Microsoft Corp (MSFT.O) forecast cloud revenue for the current quarter at just below Wall Street expectations, dampening some enthusiasm for its beat on quarterly profit earlier on Tuesday.
Shares initially rose sharply in after-hours trading but lost steam after the company’s cloud forecast.
Microsoft said its third-quarter intelligent cloud revenue would be $21.7 billion to $22 billion, while analysts forecast $22.14 billion.
In the second quarter, Microsoft’s cloud services business helped offset a slump in the personal computer market. Those results will likely allay fears of a meltdown in the tech industry which has laid off tens of thousands of employees this year in anticipation of an economic downturn.
Microsoft said Azure cloud product revenue rose 31% in the quarter, in line with estimates compiled by Visible Alpha, while its broader Intelligent Cloud division posted revenue of $21.5 billion, versus a Wall Street consensus of $21.4 billion compiled by Refinitiv.
Azure could get a boost from cloud spending from the growth of artificial intelligence. “There’s a variety of ways that we can bring that technology either in specific offerings or to improve existing offerings,” said Brett Iversen, Microsoft’s head of investor relations, referring to OpenAI, in which the company is investing heavily.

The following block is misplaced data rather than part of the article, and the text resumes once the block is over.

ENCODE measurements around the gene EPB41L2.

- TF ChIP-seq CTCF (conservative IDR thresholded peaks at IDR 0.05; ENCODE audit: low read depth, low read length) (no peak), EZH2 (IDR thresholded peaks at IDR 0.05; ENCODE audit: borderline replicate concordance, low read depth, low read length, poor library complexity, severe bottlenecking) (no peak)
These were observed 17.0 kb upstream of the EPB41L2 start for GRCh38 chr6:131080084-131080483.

OpenAI is behind the chatbot sensation ChatGPT which can spit out a love story in the style of Shakespeare or other prose with a text command. That model has been built with computing time on Azure as well.
“Given the challenges of the current macroeconomic environment and the concerns that things could have been much worse, I think you have to consider these Microsoft earnings a reasonably positive sign for tech overall,” said Bob O’Donnell of TECHnalysis Research.
Still, Microsoft has also joined other big tech companies in turning to layoffs to ride out harder times, announcing last week it was cutting over 10,000 jobs.
Azure has also steadily grabbed market share from leader Amazon.com Inc’s (AMZN.O) Amazon Web Services (AWS).
Azure ended 2022 with 30% share in the cloud computing market, up from 20% in 2018, according to estimates from BofA Global Research. AWS dropped to 55% from 71% during the same period.
Azure growth has slowed steadily from around 50% a little over a year ago, but investors had feared worse. Shares of Amazon rose 3.25% after the Microsoft results.
Microsoft’s revenue rose 2% to $52.7 billion in the three months ended Dec. 31, compared with the average analyst estimate of $52.94 billion, according to Refinitiv IBES.
Second-quarter net income fell 12% to $16.4 billion, but adjusted income of $2.32 per share topped Wall Street’s consensus estimate of $2.29, according to Refinitiv calculations.
Sales at Microsoft’s More Personal Computing segment, which includes Windows, devices and search revenue, declined 19% to $14.2 billion as the PC market continued to shrink. Revenue in the Productivity and Business Processes segment rose 7% to $17.0 billion.